Nepali Times Asian Paints
CK LAL
State Of The State
Self-immolation


CK LAL


The traumatic events of last week triggered some introspection, but the Nepali intelligentsia is still in a state of denial. Instead of confronting real issues, we are trying to hide behind the wall of lies erected by the power elite to maintain the status quo.

Brought up with chauvinistic patriotism, Nepali opinion makers have a sense of victimisation hardwired into them. We refuse to take responsibility. Blaming Big Brother down south for every ill has always been a national past time.

There is a Russian saying that the past is quite unpredictable. Last week, there was a constant reference to the history of 700 years of religious tolerance in this country. While it is true that the Malla kings of the Valley weren't fundamentalists despite being ardent temple builders, all that changed once King Prithbi Narayan Shah made Kathmandu the capital of the Gorkha Empire. The Divine Counsel ordained that Nepal was the true land of Hindus, Asli Hindustan. Followers of all other faiths have so far survived by accepting subservience. The minorities understand any attempt to assert themselves will attract a backlash.

It is also seldom acknowledged that the emergence of Nepal as a political state is still work-in-progress. With the 1990 constitution we did begin to take faltering steps towards democracy, but it was stopped in its tracks by the violent Maoist insurgency. Since 4 October, 2002, we have regressed back to Sultanism, a system involving an administration and military force which are personal instruments of the master. No wonder it took so long for law enforcement agencies to respond even when parts of the city were already in flames. In Sultanism, the buck starts and stops at the door of the ruler's palace. It is pointless to blame poor Home Minister Purna Bahadur Khadka or even Prime Minister Sher Bahadur Deuba. Unless the authority to act is devolved, the response time of the state machinery will be slack.

The political economy of popular disenchantment is even less understood. Governments formed after the political changes of 1990 failed to estimate the pitfalls of neo-liberalism thrust upon them by various donors and loaners. The state withered with the privatisation of the economy, which sapped the enthusiasm of civil servants who had lost the will to assert themselves during the times of crisis. And the conspicuous consumption of the neo-rich antagonised the masses.

International investors did come to Nepal, but they destroyed labour intensive technologies that could have created job opportunities for the poor in infrastructure. Result: a loss of faith in the government. Administrative reforms that the government is being forced to carry out through an ordinance under ADB pressure is the right medicine for the wrong ailment: downsizing of state machinery in Nepal needs to be aimed at the military service, not the civil service.

Middle-class squeamishness about popular politics too needs to change. Politicians may be 'corrup&#'&#'&#'&#'&#'&#'&#'&#'&#'&#'&#'&#'&#'&#'&#'&#'&#'&#'&#'&#'&#'&#'&#'&#'&#'&#'&#'&#'&#'&#'&#'&#'&#'&#'&#'&#'&#'&#'&#'&#'&#'&#'&#'&#'&#'&#'&#'&#'&#'&#'&#'&#'&#'&#'&#'&#'&#'&#'&#'&#'&#'&#'&#'&#'&#'&#'&#'&#'&#'&#'&#'&#'&#'&#'&#'&#'&#'&#'&#'&#'&#'&#'&#'&#'&#'&#'&#'&#'&#'&#'&#'&#'&#'&#'&#'&#'&#'&#'&#'&#'&#'&#'&#'&#'&#'&#'&#'&#'&#'&#'&#'&#'&#'&#'&#'&#'&#'&#'&#'&#'&#'&#'&#'&#'&#'&#'&#'&#'&#'&#'&#'&#'&#'&#'&#'&#'&#'&#'&#'&#'&#'&#'&#'&#'&#'&#'&#'&#'&#'&#'&#'&#'&#'&#'&#'&#'&#'&#'&#'&#'&#'&#̵'216;216;216;216;216;216;216;216;216;216;216;216;216;216;216;216;216;216;216;216;216;216;216;216;216;216;216;216;216;216;216;216;216;216;216;216;216;216;216;216;216;216;216;216;216;216;216;216;216;216;216;216;216;216;216;216;216;216;216;216;216;216;216;216;216;216;216;216;216;216;216;216;216;216;216;216;216;216;216;216;216;216;216;216;216;216;216;216;216;216;216;216;216;216;216;216;216;216;216;216;216;216;216;216;216;216;216;216;216;216;216;216;216;216;216;216;216;216;216;216;216;216;216;216;216;216;216;216;216;216;216;216;216;216;216;216;216;216;216;216;216;216;216;216;216;216;216;216;216;216;216;216;216;216;216;216;216;216;216;216;216;216;216;', 'incompetent', and 'irresponsible', but the challenge is to change them, not to get rid of them. Politics is the soul of a democratic state, and political parties various parts of its body. By constantly running down politicians, we have managed to weaken the very foundation of the state.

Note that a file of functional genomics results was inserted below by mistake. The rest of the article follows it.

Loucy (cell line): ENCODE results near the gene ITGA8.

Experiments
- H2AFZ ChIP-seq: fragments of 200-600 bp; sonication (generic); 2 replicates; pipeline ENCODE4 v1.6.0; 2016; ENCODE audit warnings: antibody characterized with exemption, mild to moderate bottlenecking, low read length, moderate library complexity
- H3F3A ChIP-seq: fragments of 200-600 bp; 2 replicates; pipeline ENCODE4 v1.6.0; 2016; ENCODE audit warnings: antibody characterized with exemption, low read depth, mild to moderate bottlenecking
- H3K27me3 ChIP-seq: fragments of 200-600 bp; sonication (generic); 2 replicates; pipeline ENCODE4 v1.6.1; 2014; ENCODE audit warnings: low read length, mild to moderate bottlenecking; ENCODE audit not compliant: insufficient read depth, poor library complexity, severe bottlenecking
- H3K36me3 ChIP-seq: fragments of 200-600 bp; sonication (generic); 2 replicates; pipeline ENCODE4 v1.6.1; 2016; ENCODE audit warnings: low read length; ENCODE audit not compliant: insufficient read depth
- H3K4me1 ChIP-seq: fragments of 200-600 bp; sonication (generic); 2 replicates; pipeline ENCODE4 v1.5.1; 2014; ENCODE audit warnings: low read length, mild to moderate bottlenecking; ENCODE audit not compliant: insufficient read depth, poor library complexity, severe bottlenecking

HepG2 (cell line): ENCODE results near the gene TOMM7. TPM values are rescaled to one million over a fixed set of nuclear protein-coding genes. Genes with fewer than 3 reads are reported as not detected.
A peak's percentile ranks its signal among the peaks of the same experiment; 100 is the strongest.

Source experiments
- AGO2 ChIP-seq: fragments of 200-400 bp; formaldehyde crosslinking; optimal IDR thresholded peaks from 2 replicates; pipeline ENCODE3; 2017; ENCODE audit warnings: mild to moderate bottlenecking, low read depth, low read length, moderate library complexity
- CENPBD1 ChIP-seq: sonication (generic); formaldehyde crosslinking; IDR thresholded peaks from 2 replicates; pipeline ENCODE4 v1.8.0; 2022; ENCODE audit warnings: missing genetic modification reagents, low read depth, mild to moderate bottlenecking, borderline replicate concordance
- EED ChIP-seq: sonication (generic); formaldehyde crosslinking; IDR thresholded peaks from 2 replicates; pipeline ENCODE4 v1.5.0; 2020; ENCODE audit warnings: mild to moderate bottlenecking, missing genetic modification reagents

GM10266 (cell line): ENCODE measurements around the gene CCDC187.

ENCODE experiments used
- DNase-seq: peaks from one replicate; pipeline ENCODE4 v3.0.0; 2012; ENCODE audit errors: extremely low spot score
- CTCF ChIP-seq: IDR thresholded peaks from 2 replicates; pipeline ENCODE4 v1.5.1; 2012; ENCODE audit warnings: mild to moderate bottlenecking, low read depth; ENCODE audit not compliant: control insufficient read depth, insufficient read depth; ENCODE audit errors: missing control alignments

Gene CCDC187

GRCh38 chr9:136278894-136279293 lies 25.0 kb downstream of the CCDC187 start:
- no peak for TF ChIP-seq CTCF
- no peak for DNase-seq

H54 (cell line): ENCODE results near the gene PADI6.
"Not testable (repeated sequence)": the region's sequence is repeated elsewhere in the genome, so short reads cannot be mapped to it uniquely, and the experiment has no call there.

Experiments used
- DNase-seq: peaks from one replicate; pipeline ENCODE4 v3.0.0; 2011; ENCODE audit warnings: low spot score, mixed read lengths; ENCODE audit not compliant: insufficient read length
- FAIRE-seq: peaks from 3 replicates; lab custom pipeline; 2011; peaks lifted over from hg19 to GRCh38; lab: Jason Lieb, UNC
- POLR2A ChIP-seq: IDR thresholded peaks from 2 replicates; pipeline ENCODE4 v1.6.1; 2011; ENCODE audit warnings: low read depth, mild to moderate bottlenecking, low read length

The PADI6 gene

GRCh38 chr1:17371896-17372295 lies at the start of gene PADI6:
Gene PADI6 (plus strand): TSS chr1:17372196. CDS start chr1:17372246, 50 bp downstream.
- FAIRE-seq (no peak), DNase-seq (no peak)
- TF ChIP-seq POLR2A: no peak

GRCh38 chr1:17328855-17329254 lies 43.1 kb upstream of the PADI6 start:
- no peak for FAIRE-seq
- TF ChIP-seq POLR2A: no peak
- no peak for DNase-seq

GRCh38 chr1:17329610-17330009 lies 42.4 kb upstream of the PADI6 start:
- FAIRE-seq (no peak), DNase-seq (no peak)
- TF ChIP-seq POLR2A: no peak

Criticism is desirable for the proper functioning of the political system, but incessant attacks end up questioning the very existence of political parties. When we damage the tree to its very roots, it's pointless to complain that it didn't bear fruit. After the crisis erupted on Black Wednesday, no political party had the strength left to confront it head on. Everyone blaming the parties for lack of initiative must pause to reflect: as a state, what has Nepal done to build credible political parties? As individuals, what hasn't the bourgeoisie done to weaken them?

Crisis is an opportunity of catharsis. We must learn to confront the evil within. A modern nation or state can't be built on the glorious legacy or good intentions of the ruler, howsoever benevolent. A framework of democratic institutions is a necessary condition for building a sustainable and modern state in a multi-cultural, multi-lingual, and multi-ethnic society like ours. There are no shortcuts.


LATEST ISSUE
638
(11 JAN 2013 - 17 JAN 2013)


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